This column from The Nation was written by Katrina vanden Heuvel.
These days, kids are multi-tasking like mad. Two weeks ago, the Washington Post described one high school junior talking on the phone, e-mailing, IM-ing, listening to Internet radio and writing a paper on her computer -- all at the same time!
According to a recent report released by the Kaiser Family Foundation, she's far from the only teenager with a flair for multi-tasking. Kids today are spending six and a half hours a day, seven days a week, with electronic media -- and more than twice as much time on video games and computers than in 1999.
Let's face it: We live in a brave new world of blogging, with the iPodization of news and kids plugged in everywhere. The Washington Post recently ran a separate story about how college students are using interactive mini blogs or "wikis" to create "freewheeling, collaborative" communities, trade ideas and link to each other's essays. Progressives use new technologies like BitTorrent -- a filesharing program -- that let them create Web sites like CommonBits.org that allow kids to watch clips from television news programs like the "Daily Show with Jon Stewart" and "Democracy Now."
But one new frontier of the digital era has received almost no attention in the mainstream press.
In fact, says David Rejeski, the director of the Woodrow Wilson Center's Foresight and Governance Project, "progressives have already occupied the space." He points to several games that are transforming what those active in this community call the "serious games" landscape, many of them with a progressive message. (No, it's not a brand name, but it's the phrase that most people in the industry use to describe the games that carry a serious message.)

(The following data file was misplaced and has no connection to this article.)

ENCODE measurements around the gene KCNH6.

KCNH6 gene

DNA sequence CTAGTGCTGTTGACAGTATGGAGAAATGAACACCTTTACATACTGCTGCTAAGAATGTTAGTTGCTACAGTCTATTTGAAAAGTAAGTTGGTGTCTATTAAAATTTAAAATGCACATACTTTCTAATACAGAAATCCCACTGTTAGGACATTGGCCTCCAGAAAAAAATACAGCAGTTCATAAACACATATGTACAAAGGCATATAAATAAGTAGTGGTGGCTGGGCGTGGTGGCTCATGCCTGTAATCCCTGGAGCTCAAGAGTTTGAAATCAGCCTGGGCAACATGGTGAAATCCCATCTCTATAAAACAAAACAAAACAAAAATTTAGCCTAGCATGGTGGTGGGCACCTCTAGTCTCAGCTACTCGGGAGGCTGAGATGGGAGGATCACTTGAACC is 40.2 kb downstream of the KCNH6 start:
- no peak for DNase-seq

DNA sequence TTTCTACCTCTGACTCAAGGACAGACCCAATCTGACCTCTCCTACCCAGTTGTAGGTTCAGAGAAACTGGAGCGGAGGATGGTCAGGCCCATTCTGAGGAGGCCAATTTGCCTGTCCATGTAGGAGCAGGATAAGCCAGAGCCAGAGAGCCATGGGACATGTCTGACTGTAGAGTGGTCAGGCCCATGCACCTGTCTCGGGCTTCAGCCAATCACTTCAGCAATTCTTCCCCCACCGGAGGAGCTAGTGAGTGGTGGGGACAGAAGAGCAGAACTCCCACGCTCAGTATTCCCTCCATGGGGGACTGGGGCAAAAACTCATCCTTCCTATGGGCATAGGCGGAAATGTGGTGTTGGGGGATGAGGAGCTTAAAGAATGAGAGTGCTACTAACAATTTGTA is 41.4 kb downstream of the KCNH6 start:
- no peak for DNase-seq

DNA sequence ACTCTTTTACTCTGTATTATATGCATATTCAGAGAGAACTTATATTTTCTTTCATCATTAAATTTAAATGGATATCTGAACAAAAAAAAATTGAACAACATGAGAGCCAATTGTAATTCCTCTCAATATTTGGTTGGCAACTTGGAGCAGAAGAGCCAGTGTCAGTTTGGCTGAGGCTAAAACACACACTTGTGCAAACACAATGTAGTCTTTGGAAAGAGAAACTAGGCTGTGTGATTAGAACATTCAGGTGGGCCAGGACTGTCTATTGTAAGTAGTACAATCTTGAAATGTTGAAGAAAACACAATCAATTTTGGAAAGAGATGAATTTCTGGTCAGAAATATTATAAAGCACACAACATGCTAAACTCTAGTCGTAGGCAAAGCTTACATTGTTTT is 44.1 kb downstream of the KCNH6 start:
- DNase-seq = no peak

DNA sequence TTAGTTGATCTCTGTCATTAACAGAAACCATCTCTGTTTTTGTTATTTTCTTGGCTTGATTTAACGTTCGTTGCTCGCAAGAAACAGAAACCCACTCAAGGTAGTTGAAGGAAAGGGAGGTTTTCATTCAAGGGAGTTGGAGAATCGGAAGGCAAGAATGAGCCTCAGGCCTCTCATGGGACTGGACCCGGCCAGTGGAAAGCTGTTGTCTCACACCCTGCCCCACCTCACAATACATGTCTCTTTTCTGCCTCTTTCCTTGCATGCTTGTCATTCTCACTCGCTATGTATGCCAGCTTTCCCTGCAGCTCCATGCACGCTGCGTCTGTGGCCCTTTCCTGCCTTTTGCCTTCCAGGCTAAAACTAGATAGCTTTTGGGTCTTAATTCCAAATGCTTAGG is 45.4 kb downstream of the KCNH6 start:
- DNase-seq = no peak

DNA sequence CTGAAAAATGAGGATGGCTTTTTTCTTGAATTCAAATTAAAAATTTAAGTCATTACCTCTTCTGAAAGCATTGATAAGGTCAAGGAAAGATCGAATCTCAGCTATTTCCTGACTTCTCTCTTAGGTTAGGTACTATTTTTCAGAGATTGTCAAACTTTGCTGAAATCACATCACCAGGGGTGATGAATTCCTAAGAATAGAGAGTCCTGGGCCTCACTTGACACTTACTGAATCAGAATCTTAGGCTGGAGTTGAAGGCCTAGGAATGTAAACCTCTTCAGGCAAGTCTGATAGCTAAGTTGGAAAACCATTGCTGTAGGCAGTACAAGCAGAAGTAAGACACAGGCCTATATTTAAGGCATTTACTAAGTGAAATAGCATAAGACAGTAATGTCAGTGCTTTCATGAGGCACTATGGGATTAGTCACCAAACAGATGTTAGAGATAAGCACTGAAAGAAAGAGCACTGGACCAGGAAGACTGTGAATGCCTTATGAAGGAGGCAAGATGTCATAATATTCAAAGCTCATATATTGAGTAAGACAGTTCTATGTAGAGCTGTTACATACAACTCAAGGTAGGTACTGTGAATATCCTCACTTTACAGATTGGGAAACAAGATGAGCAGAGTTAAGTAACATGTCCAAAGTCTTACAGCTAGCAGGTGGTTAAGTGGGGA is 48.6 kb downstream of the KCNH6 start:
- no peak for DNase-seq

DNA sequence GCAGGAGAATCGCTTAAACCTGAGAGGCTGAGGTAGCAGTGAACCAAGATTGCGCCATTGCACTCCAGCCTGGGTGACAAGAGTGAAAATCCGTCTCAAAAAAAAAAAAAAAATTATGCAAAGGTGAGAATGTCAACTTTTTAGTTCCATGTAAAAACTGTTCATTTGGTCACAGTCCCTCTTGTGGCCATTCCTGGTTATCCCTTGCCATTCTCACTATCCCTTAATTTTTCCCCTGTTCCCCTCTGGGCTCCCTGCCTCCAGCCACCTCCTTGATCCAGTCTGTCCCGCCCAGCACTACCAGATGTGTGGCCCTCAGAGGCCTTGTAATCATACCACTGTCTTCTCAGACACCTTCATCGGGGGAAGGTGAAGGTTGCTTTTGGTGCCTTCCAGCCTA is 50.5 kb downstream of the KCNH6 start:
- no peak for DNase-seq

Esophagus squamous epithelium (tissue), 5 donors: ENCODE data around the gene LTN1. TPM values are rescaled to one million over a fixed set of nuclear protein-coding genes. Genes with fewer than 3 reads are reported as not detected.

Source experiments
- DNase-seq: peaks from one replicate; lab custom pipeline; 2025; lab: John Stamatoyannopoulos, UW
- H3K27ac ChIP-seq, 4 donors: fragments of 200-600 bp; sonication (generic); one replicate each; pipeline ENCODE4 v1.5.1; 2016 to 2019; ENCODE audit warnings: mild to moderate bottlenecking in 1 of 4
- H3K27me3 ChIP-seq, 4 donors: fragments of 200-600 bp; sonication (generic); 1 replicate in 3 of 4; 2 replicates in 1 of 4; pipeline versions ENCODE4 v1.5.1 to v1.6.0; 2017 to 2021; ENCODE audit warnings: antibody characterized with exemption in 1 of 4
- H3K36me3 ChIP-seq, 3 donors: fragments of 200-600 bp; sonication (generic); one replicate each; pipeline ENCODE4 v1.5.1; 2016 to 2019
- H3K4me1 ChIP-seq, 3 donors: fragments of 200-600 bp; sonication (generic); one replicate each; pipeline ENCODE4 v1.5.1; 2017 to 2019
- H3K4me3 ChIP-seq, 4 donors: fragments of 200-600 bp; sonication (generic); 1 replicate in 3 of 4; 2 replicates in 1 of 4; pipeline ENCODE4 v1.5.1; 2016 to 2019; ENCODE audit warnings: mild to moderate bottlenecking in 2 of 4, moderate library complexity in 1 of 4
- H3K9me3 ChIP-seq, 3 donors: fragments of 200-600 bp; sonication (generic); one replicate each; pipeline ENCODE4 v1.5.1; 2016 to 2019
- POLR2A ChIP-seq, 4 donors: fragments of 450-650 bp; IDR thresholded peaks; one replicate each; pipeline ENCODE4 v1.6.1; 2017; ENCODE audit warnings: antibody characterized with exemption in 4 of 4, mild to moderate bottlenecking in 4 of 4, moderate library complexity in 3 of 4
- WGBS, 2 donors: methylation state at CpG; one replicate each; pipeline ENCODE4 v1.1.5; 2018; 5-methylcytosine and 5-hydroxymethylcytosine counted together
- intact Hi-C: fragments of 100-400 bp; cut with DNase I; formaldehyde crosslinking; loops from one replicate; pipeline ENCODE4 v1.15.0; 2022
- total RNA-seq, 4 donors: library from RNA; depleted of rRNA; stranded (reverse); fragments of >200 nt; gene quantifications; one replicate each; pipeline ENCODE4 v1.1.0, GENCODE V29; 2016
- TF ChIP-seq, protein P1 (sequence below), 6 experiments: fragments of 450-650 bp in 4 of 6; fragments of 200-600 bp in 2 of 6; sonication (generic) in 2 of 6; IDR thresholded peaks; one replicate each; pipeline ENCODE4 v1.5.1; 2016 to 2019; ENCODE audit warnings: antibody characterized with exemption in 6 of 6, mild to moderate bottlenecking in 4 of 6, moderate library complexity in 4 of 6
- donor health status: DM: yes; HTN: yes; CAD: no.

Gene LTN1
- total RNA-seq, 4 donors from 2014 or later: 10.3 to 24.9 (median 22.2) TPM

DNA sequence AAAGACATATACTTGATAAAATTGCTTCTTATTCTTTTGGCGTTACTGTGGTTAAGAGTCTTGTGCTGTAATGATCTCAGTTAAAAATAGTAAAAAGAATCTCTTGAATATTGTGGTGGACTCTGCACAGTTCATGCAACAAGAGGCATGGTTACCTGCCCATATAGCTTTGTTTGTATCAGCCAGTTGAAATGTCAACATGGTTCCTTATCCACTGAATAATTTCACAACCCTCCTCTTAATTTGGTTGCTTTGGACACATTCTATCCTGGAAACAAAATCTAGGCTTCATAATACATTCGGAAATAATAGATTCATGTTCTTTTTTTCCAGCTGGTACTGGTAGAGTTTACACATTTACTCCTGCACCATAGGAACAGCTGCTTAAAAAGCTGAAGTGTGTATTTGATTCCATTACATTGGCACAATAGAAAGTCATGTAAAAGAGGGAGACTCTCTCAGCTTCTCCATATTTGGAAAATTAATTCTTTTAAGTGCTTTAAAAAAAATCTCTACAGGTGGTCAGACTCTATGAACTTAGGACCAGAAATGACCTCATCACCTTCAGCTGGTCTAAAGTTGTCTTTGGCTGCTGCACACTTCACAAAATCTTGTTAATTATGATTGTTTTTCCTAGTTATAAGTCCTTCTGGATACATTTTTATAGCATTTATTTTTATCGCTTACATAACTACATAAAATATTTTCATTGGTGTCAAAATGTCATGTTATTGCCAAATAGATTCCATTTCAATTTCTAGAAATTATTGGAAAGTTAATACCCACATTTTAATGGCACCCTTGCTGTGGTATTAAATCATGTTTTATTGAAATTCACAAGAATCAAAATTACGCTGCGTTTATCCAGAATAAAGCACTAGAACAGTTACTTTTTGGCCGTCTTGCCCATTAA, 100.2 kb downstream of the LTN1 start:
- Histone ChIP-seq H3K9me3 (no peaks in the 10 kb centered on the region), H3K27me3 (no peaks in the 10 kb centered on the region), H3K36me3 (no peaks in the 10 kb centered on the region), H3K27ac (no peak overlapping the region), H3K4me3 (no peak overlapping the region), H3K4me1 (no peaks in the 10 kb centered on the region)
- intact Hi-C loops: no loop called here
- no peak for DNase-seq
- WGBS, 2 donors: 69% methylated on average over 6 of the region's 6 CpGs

Conservatives and too many liberals view video games through a jaundiced lens: sources of violence and mayhem that destroy the minds of impressionable teenagers. But, as Rejeski points out, "policymakers have spent far too much time focused on the effects of a small number of violent video releases and lost sight of the pedagogical function and advantages of games in general."
True, violence makes video games a highly profitable enterprise, but it's also the case that the new frontier of the serious game space contradicts those who like to fulminate against video games as a fount of evil. According to Rejeski and other experts, serious games are at a point in their history that resembles the movement towards independent film in its earliest stages. Serious games aren't big money-makers, nor have they truly entered the mainstream, but they are starting to make waves.
The controversial "Escape from Woomera" puts players into so-called "Australian detention camps," so that people will understand what it's like to be a political refugee seeking asylum. Rejeski cited the award-winning "Tropical America" that revives Latin America's past, explaining from a Latin-American standpoint how aspects of the history of the Americas have gotten lost in mainstream versions. "The Meatrix" -- an online film which spoofs "The Matrix" -- stars a young pig named Leo, and teaches players about the problems associated with modern farming, as well as the benefits of eating "sustainably-raised meat." At activismgame.com, players must learn to juggle six priorities facing America like revitalizing the economy and providing college tuition relief.
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